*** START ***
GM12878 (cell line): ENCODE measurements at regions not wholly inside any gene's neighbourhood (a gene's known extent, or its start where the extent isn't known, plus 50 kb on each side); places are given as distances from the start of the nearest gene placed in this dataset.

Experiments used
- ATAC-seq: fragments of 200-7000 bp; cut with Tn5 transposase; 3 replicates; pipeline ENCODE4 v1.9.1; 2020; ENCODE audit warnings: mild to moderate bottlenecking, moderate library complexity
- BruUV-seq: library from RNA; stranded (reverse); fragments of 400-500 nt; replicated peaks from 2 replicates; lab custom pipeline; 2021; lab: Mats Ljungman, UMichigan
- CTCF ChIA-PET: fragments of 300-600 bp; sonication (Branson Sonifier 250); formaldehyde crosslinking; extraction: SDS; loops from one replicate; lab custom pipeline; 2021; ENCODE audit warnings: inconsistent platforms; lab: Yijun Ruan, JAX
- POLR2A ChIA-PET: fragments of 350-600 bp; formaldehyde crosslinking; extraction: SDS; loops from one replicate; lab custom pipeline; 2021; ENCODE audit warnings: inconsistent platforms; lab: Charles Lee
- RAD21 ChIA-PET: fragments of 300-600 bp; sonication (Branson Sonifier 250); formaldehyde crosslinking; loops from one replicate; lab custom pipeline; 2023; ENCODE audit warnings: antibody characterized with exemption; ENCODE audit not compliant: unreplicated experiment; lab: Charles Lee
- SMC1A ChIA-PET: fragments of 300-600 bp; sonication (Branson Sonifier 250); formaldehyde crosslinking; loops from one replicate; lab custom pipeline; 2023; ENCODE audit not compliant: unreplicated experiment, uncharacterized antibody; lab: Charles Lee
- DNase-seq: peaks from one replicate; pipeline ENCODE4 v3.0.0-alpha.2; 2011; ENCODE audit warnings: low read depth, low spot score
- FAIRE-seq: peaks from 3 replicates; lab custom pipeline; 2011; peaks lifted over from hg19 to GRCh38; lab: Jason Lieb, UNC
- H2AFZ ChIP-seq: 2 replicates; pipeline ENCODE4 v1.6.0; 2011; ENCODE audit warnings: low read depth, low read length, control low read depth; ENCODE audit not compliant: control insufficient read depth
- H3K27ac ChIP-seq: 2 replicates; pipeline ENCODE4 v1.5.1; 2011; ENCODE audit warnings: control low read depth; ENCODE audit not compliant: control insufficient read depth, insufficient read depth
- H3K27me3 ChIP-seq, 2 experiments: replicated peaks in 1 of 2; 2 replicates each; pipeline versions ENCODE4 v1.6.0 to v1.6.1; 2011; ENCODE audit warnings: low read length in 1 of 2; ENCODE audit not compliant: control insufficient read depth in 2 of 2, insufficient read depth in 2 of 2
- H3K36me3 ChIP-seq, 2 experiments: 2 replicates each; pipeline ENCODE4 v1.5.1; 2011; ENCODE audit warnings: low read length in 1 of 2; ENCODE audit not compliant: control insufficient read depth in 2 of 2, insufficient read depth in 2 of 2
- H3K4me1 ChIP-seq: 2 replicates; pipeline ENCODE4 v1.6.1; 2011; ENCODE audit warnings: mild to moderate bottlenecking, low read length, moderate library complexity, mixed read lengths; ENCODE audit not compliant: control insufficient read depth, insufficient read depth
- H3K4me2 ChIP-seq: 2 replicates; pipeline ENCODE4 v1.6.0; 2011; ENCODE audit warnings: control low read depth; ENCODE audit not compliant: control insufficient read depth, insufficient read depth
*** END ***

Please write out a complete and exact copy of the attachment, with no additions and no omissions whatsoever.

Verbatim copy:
GM12878 (cell line): ENCODE measurements at regions not wholly inside any gene's neighbourhood (a gene's known extent, or its start where the extent isn't known, plus 50 kb on each side); places are given as distances from the start of the nearest gene placed in this dataset.

Experiments used
- ATAC-seq: fragments of 200-7000 bp; cut with Tn5 transposase; 3 replicates; pipeline ENCODE4 v1.9.1; 2020; ENCODE audit warnings: mild to moderate bottlenecking, moderate library complexity
- BruUV-seq: library from RNA; stranded (reverse); fragments of 400-500 nt; replicated peaks from 2 replicates; lab custom pipeline; 2021; lab: Mats Ljungman, UMichigan
- CTCF ChIA-PET: fragments of 300-600 bp; sonication (Branson Sonifier 250); formaldehyde crosslinking; extraction: SDS; loops from one replicate; lab custom pipeline; 2021; ENCODE audit warnings: inconsistent platforms; lab: Yijun Ruan, JAX
- POLR2A ChIA-PET: fragments of 350-600 bp; formaldehyde crosslinking; extraction: SDS; loops from one replicate; lab custom pipeline; 2021; ENCODE audit warnings: inconsistent platforms; lab: Charles Lee
- RAD21 ChIA-PET: fragments of 300-600 bp; sonication (Branson Sonifier 250); formaldehyde crosslinking; loops from one replicate; lab custom pipeline; 2023; ENCODE audit warnings: antibody characterized with exemption; ENCODE audit not compliant: unreplicated experiment; lab: Charles Lee
- SMC1A ChIA-PET: fragments of 300-600 bp; sonication (Branson Sonifier 250); formaldehyde crosslinking; loops from one replicate; lab custom pipeline; 2023; ENCODE audit not compliant: unreplicated experiment, uncharacterized antibody; lab: Charles Lee
- DNase-seq: peaks from one replicate; pipeline ENCODE4 v3.0.0-alpha.2; 2011; ENCODE audit warnings: low read depth, low spot score
- FAIRE-seq: peaks from 3 replicates; lab custom pipeline; 2011; peaks lifted over from hg19 to GRCh38; lab: Jason Lieb, UNC
- H2AFZ ChIP-seq: 2 replicates; pipeline ENCODE4 v1.6.0; 2011; ENCODE audit warnings: low read depth, low read length, control low read depth; ENCODE audit not compliant: control insufficient read depth
- H3K27ac ChIP-seq: 2 replicates; pipeline ENCODE4 v1.5.1; 2011; ENCODE audit warnings: control low read depth; ENCODE audit not compliant: control insufficient read depth, insufficient read depth
- H3K27me3 ChIP-seq, 2 experiments: replicated peaks in 1 of 2; 2 replicates each; pipeline versions ENCODE4 v1.6.0 to v1.6.1; 2011; ENCODE audit warnings: low read length in 1 of 2; ENCODE audit not compliant: control insufficient read depth in 2 of 2, insufficient read depth in 2 of 2
- H3K36me3 ChIP-seq, 2 experiments: 2 replicates each; pipeline ENCODE4 v1.5.1; 2011; ENCODE audit warnings: low read length in 1 of 2; ENCODE audit not compliant: control insufficient read depth in 2 of 2, insufficient read depth in 2 of 2
- H3K4me1 ChIP-seq: 2 replicates; pipeline ENCODE4 v1.6.1; 2011; ENCODE audit warnings: mild to moderate bottlenecking, low read length, moderate library complexity, mixed read lengths; ENCODE audit not compliant: control insufficient read depth, insufficient read depth
- H3K4me2 ChIP-seq: 2 replicates; pipeline ENCODE4 v1.6.0; 2011; ENCODE audit warnings: control low read depth; ENCODE audit not compliant: control insufficient read depth, insufficient read depth